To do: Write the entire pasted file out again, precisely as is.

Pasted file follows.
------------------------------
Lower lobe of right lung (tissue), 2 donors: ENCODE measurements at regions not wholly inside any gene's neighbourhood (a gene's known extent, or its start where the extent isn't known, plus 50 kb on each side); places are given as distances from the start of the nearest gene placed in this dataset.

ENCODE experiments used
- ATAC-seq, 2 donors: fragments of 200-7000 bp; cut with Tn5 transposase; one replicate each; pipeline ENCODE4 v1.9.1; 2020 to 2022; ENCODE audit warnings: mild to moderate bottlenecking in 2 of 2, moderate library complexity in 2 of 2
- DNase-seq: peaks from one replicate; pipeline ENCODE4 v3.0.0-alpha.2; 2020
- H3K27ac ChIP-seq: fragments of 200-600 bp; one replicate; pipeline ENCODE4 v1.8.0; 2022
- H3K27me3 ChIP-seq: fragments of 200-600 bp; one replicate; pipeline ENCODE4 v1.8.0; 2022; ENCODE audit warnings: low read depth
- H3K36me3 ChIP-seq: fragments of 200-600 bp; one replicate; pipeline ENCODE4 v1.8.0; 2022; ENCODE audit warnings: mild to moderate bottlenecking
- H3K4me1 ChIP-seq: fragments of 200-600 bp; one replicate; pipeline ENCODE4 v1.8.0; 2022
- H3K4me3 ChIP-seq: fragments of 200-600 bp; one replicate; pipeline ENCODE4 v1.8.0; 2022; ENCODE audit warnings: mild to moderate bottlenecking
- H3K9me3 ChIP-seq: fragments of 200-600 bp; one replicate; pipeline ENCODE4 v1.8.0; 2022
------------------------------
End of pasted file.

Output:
Lower lobe of right lung (tissue), 2 donors: ENCODE measurements at regions not wholly inside any gene's neighbourhood (a gene's known extent, or its start where the extent isn't known, plus 50 kb on each side); places are given as distances from the start of the nearest gene placed in this dataset.

ENCODE experiments used
- ATAC-seq, 2 donors: fragments of 200-7000 bp; cut with Tn5 transposase; one replicate each; pipeline ENCODE4 v1.9.1; 2020 to 2022; ENCODE audit warnings: mild to moderate bottlenecking in 2 of 2, moderate library complexity in 2 of 2
- DNase-seq: peaks from one replicate; pipeline ENCODE4 v3.0.0-alpha.2; 2020
- H3K27ac ChIP-seq: fragments of 200-600 bp; one replicate; pipeline ENCODE4 v1.8.0; 2022
- H3K27me3 ChIP-seq: fragments of 200-600 bp; one replicate; pipeline ENCODE4 v1.8.0; 2022; ENCODE audit warnings: low read depth
- H3K36me3 ChIP-seq: fragments of 200-600 bp; one replicate; pipeline ENCODE4 v1.8.0; 2022; ENCODE audit warnings: mild to moderate bottlenecking
- H3K4me1 ChIP-seq: fragments of 200-600 bp; one replicate; pipeline ENCODE4 v1.8.0; 2022
- H3K4me3 ChIP-seq: fragments of 200-600 bp; one replicate; pipeline ENCODE4 v1.8.0; 2022; ENCODE audit warnings: mild to moderate bottlenecking
- H3K9me3 ChIP-seq: fragments of 200-600 bp; one replicate; pipeline ENCODE4 v1.8.0; 2022